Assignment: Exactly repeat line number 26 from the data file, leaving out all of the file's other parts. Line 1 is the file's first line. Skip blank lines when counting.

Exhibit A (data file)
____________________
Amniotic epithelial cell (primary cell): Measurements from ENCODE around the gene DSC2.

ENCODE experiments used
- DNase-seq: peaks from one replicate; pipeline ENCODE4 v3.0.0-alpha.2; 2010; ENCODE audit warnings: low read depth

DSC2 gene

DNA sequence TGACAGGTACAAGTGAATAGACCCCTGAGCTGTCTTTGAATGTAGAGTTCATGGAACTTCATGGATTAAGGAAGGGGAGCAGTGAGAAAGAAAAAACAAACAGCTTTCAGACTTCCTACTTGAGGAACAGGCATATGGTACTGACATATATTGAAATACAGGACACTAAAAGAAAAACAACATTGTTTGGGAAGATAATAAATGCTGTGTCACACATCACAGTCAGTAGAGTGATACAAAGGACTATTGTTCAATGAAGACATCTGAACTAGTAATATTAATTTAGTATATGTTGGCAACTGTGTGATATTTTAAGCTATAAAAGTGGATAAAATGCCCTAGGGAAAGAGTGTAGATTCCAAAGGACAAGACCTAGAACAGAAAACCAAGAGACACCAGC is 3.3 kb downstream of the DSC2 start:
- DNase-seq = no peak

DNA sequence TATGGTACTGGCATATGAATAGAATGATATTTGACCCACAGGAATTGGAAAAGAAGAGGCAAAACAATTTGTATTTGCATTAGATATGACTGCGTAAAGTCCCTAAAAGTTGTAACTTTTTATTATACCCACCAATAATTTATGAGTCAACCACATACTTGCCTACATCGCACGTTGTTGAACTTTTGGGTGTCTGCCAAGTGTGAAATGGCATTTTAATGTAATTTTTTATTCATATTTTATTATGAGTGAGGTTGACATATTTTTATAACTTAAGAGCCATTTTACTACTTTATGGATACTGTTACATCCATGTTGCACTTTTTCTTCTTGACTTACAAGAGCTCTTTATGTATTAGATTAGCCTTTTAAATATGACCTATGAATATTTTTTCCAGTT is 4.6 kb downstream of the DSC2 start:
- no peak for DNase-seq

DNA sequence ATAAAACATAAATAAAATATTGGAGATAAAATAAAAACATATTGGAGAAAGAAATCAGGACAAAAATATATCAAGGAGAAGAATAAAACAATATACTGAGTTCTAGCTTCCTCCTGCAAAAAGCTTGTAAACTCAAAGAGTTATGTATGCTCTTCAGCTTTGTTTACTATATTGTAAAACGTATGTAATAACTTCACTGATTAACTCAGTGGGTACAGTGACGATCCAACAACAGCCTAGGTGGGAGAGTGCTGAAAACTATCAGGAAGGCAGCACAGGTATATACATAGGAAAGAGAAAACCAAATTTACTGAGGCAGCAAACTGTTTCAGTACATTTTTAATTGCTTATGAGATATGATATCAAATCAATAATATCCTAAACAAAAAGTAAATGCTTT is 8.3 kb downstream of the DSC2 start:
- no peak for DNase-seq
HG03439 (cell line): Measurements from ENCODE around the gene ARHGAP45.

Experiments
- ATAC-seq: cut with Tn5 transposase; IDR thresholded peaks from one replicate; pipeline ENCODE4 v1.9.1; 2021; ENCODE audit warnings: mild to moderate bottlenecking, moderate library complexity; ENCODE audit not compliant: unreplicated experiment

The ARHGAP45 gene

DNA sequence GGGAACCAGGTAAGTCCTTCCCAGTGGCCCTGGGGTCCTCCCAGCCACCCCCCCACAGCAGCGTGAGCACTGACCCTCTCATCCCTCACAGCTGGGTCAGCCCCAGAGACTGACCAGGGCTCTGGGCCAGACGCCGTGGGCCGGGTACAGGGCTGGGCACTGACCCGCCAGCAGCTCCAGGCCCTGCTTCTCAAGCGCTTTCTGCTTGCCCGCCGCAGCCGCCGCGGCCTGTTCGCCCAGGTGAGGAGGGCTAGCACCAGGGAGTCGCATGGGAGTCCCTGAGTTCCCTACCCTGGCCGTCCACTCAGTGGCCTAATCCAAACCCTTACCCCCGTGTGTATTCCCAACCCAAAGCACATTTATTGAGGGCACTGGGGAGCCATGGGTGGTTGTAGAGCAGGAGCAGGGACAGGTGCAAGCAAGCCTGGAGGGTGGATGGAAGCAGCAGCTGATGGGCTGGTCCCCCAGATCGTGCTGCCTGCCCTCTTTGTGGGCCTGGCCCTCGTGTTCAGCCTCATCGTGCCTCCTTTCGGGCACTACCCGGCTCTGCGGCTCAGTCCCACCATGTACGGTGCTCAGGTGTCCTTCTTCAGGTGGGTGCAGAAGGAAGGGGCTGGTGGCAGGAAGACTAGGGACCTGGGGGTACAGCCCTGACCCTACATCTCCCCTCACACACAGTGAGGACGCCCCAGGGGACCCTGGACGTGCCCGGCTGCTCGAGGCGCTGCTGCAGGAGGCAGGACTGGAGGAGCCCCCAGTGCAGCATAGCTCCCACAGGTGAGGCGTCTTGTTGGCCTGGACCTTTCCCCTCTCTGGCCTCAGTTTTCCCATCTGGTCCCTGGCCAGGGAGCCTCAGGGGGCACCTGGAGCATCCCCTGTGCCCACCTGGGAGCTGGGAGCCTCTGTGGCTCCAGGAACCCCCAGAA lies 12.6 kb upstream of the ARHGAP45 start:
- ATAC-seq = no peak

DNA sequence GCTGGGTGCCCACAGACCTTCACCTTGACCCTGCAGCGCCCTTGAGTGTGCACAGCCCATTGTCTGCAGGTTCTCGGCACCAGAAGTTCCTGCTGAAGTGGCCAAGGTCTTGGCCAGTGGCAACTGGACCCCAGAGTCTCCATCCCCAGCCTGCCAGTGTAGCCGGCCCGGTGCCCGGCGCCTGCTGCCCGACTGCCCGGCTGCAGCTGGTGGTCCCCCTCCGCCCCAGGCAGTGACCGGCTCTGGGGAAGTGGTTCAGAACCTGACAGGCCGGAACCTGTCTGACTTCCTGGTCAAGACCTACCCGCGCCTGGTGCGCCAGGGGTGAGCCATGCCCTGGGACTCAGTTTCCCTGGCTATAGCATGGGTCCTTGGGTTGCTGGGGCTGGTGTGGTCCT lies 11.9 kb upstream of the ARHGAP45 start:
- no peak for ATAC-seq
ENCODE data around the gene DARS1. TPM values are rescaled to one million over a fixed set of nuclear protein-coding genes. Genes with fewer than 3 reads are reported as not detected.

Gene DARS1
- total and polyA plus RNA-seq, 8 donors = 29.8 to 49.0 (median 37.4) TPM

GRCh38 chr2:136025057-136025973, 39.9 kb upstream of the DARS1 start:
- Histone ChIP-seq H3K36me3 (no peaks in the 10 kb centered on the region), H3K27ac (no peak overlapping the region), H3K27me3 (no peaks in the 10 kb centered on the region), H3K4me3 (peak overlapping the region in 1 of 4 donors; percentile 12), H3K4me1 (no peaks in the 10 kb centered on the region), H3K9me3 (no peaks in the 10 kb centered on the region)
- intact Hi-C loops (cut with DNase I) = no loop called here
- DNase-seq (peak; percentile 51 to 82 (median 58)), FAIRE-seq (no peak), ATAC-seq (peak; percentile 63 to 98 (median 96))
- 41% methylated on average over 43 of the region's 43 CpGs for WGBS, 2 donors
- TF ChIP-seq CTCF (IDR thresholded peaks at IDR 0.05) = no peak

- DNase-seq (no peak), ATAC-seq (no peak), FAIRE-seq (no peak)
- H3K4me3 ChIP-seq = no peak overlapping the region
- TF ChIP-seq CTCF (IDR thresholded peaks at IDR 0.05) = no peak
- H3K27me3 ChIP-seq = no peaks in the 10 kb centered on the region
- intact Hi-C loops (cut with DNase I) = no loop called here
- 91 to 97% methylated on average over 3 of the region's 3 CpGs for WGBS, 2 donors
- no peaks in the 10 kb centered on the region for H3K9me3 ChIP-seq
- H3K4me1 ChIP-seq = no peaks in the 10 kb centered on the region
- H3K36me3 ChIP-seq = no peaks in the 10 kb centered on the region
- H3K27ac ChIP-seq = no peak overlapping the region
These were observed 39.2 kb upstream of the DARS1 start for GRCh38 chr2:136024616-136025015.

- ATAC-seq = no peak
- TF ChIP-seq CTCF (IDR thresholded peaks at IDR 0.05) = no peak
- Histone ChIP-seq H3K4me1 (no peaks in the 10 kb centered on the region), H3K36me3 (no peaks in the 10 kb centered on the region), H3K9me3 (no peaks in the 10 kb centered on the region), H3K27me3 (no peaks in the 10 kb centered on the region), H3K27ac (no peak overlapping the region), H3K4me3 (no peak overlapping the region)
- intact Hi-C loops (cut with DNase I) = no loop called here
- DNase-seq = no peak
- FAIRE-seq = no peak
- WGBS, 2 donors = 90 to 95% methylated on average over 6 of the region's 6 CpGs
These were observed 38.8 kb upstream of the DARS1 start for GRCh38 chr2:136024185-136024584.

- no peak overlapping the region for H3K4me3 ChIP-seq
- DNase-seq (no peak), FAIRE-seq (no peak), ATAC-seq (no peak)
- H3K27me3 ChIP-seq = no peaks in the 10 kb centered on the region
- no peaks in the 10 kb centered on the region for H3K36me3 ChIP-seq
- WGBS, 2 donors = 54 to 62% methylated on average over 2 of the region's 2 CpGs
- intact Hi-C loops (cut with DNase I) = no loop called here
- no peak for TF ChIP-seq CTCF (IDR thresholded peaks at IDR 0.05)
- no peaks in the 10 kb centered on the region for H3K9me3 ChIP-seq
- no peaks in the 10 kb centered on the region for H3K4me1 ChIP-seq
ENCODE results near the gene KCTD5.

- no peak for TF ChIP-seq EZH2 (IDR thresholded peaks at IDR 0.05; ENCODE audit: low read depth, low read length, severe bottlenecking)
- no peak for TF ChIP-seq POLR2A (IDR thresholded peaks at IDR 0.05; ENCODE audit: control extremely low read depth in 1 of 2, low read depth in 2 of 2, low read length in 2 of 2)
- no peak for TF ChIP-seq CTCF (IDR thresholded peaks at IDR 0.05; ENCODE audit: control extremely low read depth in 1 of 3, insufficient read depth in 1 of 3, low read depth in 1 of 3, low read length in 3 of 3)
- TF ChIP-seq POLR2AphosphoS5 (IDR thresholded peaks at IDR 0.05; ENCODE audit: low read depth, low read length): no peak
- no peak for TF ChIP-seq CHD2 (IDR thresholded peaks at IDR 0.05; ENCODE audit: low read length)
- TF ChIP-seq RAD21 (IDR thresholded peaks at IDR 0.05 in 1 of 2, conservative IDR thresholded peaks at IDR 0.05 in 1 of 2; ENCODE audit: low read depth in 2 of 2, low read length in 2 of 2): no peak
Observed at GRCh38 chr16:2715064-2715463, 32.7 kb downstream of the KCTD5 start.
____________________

- 41% methylated on average over 43 of the region's 43 CpGs for WGBS, 2 donors